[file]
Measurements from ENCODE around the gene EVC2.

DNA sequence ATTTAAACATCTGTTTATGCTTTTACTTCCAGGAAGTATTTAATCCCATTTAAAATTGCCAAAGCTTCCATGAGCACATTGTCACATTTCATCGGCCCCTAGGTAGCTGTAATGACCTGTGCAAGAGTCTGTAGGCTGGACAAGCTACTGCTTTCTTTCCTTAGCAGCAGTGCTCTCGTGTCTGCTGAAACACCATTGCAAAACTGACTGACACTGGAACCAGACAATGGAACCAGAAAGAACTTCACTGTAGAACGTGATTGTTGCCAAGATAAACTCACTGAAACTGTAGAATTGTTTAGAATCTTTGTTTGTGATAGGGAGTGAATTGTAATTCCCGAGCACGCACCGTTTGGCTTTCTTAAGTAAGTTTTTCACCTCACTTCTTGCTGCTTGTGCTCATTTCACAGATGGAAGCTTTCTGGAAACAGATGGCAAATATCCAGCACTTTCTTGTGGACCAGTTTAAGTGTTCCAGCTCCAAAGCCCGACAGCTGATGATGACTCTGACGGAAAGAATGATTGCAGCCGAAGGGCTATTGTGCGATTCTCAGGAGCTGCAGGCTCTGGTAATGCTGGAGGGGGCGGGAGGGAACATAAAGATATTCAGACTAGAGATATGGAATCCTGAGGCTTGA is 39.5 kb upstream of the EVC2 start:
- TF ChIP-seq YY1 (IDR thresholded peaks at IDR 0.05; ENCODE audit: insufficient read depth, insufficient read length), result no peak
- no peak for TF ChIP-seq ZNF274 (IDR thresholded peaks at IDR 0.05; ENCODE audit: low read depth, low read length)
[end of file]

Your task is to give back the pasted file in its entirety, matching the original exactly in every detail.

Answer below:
Measurements from ENCODE around the gene EVC2.

DNA sequence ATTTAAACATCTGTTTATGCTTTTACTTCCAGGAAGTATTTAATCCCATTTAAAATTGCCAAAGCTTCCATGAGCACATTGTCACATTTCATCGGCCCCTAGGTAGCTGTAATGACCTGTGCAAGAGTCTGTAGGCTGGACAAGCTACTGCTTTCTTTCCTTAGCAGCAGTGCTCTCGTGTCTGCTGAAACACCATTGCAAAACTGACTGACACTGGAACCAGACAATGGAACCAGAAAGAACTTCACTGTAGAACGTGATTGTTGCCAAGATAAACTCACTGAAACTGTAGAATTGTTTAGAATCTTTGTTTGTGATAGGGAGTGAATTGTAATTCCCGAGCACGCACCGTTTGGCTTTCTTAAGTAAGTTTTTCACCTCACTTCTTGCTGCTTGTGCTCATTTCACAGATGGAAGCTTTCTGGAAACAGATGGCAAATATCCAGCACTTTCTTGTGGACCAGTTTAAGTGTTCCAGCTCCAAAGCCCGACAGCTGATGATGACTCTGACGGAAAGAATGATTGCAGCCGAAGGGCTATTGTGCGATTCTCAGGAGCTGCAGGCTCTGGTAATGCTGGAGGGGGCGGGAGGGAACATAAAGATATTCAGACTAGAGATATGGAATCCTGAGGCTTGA is 39.5 kb upstream of the EVC2 start:
- TF ChIP-seq YY1 (IDR thresholded peaks at IDR 0.05; ENCODE audit: insufficient read depth, insufficient read length), result no peak
- no peak for TF ChIP-seq ZNF274 (IDR thresholded peaks at IDR 0.05; ENCODE audit: low read depth, low read length)